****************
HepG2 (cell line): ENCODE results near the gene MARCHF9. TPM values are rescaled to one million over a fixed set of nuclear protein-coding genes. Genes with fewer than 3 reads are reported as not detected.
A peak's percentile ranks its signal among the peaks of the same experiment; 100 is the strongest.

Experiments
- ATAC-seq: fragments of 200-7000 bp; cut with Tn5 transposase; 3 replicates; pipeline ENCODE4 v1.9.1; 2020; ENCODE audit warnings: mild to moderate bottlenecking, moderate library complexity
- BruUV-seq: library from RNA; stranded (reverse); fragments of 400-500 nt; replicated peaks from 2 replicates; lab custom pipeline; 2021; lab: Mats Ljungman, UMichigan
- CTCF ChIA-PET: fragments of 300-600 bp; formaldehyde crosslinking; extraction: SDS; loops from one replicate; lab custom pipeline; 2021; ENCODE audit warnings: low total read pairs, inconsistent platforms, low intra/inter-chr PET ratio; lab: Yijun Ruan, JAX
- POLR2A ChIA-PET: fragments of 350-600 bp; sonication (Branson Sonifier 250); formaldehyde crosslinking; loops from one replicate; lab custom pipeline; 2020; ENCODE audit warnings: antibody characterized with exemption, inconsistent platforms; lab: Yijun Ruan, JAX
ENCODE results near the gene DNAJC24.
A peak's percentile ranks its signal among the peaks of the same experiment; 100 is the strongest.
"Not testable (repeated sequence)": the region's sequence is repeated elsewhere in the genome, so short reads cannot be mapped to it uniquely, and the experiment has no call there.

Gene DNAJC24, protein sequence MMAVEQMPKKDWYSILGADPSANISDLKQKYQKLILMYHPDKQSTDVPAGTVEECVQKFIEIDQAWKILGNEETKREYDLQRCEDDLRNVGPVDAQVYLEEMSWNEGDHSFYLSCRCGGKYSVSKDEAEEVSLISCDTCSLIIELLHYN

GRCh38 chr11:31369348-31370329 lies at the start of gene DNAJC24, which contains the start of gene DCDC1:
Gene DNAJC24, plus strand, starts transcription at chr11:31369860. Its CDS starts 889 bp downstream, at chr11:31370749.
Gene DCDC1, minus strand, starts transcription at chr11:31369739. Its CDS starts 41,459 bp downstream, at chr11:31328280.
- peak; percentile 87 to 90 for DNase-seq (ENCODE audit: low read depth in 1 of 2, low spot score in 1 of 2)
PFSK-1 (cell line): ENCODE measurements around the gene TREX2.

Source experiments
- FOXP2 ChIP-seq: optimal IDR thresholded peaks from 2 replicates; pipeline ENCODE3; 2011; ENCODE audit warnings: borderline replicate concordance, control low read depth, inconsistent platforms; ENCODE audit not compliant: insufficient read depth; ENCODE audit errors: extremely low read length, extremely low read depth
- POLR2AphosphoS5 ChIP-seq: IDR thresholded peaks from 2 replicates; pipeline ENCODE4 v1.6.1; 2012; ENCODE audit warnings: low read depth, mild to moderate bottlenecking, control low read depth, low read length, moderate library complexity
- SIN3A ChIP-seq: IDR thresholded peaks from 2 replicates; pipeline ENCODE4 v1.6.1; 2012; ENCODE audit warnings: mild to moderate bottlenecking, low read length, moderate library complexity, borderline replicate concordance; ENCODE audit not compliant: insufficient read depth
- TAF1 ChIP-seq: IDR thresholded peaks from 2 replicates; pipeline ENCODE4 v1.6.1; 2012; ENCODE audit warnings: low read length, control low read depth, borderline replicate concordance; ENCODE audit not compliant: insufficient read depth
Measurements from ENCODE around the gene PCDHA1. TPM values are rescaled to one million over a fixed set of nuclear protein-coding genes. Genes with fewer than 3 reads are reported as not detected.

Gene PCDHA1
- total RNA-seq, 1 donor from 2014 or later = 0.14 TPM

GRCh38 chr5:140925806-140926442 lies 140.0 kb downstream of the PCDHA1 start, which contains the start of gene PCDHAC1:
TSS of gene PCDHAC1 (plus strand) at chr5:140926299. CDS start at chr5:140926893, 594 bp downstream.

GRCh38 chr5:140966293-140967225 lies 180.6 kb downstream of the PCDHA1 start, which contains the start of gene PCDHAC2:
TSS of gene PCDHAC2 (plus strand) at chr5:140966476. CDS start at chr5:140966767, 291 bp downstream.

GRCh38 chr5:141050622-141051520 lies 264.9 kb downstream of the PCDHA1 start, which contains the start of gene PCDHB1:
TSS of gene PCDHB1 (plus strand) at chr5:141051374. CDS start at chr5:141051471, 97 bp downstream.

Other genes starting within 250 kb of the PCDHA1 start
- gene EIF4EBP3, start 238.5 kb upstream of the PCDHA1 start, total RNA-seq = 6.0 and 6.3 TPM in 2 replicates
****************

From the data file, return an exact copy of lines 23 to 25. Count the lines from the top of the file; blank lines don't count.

Gene PCDHA1
- total RNA-seq, 1 donor from 2014 or later = 0.14 TPM

GRCh38 chr5:140925806-140926442 lies 140.0 kb downstream of the PCDHA1 start, which contains the start of gene PCDHAC1: